Thank you so much Simon for your last blog! You wrote so much and it was so interesting reading about Japanese food. I tried sake more than once and I think it is nice and you are right when you say that it is very good in Winter!!!
Regarding my mistakes....thank you for your corrections.
It is difficult thinking in another language...at the beginning I used to think always in Italian, and then translating it in English but it doesn't work!! Now it's much better but, as you can see, I still make mistakes. Do you think I will learn sooner or later??
Concerning my homework, I can only think about two funny things. The first one was a bad translation. In Italy, when you want to say to someone "good luck" you say "in bocca al lupo!" but in English it doesn't have any sense. My husband and I used to say "in the mouth of the wolf" but people didn't understand!!! Now I know why..
The second thing was funny...it happened one day while we were playing pool with some friends. One lady had a very good shot as the ball went into the hole. My husband suddenly said: "You have had a big ass!"....ahahahah!!! In Italy we say that when you are very lucky but in New Zealand it's not so polite...anyway, it was funny and we laughed a lot.
I don't really like to risk saying silly things so I usually shut up when I am not sure.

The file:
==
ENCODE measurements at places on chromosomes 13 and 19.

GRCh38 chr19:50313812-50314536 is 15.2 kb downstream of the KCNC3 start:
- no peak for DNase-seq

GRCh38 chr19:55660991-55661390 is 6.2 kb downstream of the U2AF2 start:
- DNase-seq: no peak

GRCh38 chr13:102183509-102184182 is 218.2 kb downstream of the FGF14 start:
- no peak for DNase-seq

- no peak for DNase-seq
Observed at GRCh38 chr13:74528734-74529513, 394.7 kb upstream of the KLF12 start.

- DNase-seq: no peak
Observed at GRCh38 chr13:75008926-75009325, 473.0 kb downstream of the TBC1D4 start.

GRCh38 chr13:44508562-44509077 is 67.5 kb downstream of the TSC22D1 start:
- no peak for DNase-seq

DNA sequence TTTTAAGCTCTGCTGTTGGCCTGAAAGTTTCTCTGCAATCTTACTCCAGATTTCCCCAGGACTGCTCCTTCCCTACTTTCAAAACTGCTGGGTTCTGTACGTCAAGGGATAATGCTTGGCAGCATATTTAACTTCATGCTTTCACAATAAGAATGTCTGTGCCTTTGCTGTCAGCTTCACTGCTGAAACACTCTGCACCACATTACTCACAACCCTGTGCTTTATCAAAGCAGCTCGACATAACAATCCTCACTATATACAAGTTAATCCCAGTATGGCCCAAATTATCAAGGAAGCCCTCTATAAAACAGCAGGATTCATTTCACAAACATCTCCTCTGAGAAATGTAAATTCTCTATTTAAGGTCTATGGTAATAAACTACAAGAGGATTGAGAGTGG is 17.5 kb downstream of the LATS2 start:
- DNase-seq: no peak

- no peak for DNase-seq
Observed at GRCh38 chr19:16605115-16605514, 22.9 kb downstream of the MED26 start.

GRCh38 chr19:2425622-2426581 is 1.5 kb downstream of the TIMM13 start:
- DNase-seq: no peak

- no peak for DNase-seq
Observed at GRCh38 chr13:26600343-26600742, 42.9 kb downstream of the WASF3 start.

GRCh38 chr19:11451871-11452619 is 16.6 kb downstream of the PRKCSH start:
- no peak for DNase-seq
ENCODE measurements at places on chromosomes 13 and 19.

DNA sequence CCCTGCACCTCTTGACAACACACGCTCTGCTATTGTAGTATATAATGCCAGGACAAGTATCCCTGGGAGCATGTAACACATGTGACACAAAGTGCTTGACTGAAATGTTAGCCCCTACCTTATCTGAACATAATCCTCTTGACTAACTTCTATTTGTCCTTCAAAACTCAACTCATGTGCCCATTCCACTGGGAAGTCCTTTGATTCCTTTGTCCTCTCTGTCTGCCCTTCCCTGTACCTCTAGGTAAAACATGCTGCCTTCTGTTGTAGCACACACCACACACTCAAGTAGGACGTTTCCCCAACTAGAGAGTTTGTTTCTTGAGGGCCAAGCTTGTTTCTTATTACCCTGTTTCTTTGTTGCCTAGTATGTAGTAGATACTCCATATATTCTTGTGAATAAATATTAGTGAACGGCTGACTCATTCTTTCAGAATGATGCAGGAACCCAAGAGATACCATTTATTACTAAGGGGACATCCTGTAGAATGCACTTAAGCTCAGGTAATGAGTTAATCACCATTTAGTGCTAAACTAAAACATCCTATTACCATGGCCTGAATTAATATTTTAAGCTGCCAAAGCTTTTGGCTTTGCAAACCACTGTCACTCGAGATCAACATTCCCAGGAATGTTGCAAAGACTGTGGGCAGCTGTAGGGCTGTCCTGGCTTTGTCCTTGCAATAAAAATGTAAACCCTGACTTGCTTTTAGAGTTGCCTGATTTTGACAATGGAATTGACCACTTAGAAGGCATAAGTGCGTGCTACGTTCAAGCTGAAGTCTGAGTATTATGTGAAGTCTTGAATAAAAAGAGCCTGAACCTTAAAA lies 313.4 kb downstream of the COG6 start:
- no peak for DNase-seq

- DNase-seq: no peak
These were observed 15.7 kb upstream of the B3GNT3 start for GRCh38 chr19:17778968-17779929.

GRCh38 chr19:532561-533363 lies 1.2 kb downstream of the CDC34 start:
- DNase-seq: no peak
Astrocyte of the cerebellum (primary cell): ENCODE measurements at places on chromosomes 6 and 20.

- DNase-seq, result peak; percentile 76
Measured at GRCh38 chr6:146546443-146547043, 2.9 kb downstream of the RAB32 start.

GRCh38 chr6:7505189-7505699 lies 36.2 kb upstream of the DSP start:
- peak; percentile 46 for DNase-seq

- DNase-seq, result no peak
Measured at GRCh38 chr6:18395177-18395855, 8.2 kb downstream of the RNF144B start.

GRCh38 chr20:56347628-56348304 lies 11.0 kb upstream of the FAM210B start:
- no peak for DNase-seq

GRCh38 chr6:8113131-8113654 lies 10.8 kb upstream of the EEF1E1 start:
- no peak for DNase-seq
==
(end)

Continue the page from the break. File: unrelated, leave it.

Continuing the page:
And now I would like to tell you about my bad experience with the Italian Post office and Custom. Last September a Kiwi friend of mine sent me (in Italy) a small package with some Paua shells inside. I will show you some pictures about that later on but I am sure you already know it, Simon. Anyway, I have never seen that package!!! It arrived in March, 6 months later and I was already here!!!! Isn't it unbelievable?
Well, today I would like to end up with the Maori stories telling you something about their beautiful jewellery. Every carving has a special meaning or a story behind its design. This is because the pre-European Maori had no written language so tribal history and the stories of the gods were kept using many forms of fine arts and crafts ranging from basket and cloth weaving to complex wood, bone, shell and jade carving. These artefacts were then handed down through generations of tribal elders and became sacred objects or treasures "Taonga", telling the history of a tribe and taking on the spirits of past great leaders and warriors who had worn them.